Make no mistake, a better litmus test is still to come in the form of the seven pre-season games between Sept. 14 and Sept. 25 that will be played against bigger, older and more experienced NHL players. But, these three games should still provide a sneak preview to who might be ready to pull on a Calgary sweater when the Flames open the season Oct. 3 at the Verizon Center in Washington.

While Baertschi is virtually a lock, I'm particularly intrigued to see who stands out amongst the candidates to potentially play centre either now or next year. It's very possible that three of Calgary's opening four centres in 2014-15 will be playing this weekend in MonahanGranlund, and Knight. What about Max Reinhart, where does he fit in? Reinhart played 11 games last season but due to injury was not able to fully participate in the development camp so he's got some catching up to do. For Reinhart, this weekend could be huge. Can he outplay Knight? That's one of several subplots to monitor.

THE VERDICT - I really liked the two games that Reinhart played before he got Sunday night off. He scored a goal, had good jump, demonstrated his strength in one sequence getting behind a defenceman, who was all over him and then essentially swatting him aside like a mosquito to give himself a clean breakaway. Maybe that was those 11 NHL games last year paying off? He sure seemed to be playing with an assertiveness that comes with confidence. Knight is not flashy but is solid and rarely seems to be in the wrong place or make a bad play. Reinhart vs Knight will be a training camp battle to monitor. 

Monahan continues to look comfortable in this level of hockey and I have no doubts he could play at the NHL level this year, just not sure how effectively over an 82-game grind and in the tough Pacific Division. I still say one more year of the OHL, a couple weeks under the national microscope at the World Juniors, and perhaps a trade to an OHL playoff contender if Ottawa doesn't turn out to be one, is the prudent route to go.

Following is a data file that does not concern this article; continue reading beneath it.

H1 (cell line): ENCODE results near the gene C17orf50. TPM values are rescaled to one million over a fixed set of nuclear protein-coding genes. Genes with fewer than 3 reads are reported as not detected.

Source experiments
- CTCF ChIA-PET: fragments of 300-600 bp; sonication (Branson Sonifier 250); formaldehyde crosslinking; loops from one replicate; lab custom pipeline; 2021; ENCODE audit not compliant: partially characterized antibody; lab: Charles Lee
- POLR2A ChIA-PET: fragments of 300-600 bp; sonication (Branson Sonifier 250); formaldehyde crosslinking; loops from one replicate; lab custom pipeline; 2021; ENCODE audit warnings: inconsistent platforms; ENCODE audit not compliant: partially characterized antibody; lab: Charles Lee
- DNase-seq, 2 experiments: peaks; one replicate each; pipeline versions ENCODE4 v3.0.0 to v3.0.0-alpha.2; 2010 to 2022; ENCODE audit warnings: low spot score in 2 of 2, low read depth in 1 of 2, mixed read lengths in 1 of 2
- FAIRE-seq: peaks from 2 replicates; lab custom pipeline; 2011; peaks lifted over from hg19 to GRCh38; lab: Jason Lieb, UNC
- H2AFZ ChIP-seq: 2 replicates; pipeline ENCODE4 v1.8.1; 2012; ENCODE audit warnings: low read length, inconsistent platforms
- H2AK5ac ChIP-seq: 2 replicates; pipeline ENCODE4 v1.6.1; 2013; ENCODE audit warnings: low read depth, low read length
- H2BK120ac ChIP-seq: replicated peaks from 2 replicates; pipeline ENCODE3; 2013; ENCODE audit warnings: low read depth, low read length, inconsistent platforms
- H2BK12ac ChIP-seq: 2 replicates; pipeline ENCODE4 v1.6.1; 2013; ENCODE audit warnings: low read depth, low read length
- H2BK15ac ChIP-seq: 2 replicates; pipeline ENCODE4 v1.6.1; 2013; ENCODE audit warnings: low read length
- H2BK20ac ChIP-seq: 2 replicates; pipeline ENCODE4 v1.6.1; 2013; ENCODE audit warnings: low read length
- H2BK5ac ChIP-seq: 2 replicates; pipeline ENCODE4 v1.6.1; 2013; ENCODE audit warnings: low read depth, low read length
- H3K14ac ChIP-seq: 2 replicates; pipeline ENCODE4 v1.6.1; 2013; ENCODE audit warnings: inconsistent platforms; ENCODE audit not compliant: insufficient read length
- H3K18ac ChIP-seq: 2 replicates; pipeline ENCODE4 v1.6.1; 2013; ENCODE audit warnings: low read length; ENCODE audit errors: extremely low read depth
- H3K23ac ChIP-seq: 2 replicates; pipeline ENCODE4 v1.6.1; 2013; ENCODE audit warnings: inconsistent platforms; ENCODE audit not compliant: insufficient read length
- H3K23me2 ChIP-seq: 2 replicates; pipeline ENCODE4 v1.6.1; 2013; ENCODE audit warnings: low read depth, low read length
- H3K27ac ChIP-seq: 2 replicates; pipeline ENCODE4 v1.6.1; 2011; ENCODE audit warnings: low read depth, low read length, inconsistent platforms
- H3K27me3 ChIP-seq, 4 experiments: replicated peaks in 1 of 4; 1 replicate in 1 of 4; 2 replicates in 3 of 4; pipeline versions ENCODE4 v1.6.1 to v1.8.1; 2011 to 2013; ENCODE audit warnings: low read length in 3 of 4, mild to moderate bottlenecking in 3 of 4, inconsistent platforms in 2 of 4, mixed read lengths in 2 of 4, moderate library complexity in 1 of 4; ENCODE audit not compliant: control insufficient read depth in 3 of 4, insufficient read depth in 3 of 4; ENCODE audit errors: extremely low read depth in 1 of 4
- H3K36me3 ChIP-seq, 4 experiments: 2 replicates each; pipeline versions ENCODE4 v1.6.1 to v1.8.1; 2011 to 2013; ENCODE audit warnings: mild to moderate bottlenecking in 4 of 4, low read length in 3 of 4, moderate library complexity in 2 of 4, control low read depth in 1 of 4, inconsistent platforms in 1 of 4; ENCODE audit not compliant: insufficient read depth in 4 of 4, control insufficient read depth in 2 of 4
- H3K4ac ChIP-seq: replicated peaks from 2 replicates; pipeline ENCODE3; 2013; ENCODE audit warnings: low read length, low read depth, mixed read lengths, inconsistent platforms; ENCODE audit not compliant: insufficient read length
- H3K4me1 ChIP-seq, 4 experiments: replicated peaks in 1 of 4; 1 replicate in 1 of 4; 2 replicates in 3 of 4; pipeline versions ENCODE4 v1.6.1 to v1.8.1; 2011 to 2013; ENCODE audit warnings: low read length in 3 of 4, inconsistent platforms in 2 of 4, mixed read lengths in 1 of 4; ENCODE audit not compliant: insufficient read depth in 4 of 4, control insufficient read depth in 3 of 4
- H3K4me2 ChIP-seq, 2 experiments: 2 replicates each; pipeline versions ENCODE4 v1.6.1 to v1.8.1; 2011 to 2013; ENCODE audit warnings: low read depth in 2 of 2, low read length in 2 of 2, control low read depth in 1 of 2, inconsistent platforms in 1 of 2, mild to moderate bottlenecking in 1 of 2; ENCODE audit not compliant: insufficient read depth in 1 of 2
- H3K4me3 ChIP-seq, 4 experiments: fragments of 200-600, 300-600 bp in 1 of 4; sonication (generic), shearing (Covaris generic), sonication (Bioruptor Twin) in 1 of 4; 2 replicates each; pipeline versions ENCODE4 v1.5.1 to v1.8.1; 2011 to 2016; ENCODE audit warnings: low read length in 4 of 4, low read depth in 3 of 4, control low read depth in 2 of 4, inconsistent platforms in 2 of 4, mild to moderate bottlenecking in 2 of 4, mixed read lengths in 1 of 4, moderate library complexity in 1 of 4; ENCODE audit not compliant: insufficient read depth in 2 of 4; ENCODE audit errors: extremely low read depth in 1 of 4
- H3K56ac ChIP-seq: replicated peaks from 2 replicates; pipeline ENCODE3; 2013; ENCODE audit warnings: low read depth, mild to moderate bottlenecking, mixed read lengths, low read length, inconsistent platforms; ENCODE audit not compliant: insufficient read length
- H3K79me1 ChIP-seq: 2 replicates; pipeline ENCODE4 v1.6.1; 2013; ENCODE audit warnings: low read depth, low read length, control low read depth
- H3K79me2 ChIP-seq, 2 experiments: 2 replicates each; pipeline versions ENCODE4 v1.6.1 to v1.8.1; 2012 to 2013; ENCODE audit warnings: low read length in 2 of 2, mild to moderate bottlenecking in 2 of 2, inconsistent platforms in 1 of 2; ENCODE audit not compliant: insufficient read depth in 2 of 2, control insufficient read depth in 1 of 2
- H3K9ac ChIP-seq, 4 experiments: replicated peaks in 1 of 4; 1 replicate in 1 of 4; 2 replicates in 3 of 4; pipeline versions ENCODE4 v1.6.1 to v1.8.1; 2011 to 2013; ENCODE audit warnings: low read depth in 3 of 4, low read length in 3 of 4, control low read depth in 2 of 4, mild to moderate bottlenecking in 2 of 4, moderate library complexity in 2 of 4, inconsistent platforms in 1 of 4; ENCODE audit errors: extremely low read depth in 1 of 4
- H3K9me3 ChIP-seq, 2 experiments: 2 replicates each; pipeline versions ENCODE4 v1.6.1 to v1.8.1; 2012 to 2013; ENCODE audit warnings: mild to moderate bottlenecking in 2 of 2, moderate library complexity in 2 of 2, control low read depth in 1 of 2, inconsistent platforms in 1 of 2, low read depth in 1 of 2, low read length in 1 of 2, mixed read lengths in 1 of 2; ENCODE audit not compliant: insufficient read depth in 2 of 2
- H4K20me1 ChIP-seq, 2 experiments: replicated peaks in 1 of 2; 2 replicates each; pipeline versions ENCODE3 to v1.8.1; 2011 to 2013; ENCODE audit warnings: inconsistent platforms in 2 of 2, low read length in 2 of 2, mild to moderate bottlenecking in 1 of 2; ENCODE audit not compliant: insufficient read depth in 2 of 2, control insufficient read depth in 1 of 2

The most intriguing situation is Granlund. I mean this guy looked really, really sharp and if he keeps it up, there's going to be a temptation to find him a spot on Calgary's opening night roster. Yet, it doesn't make sense to play him on a third or fourth line. He's got loads of ridiculous skill and is best served as a first or second line guy playing with skilled wingers who can score. Perhaps he starts in Abbotsford to get further assimilated to the NHL-sized rinks and the physicality of the North American game but he'll play at some point in Calgary this year, I assure of that.

5. Best of 'D' Rest

There's been a lot of hype and for good reason about Sieloff and Wotherspoon, who both signed entry level contracts with the Flames this summer. Likely destined for the OHL and AHL respectively for more seasoning, both will nonetheless be out to turn heads and change minds this training camp. But, what about the rest?

Three Flames defencemen are pending unrestricted free agents at season's end -- Kris RussellChris Butler and Derek SmithShane O'Brien is a UFA the year after. Opportunity awaits in the near future and I'm interested to see who else forges their way into the conversation. Culkin is a guy that really stood out in July and is sniffing around for a pro contract. John Ramage is a rare right-handed shot and as a college grad is older and stronger. Can he get himself into the mix? Looking further down the road, Brett Kulak is a player I want to see more of as well as 2013 fifth round pick Eric Roy.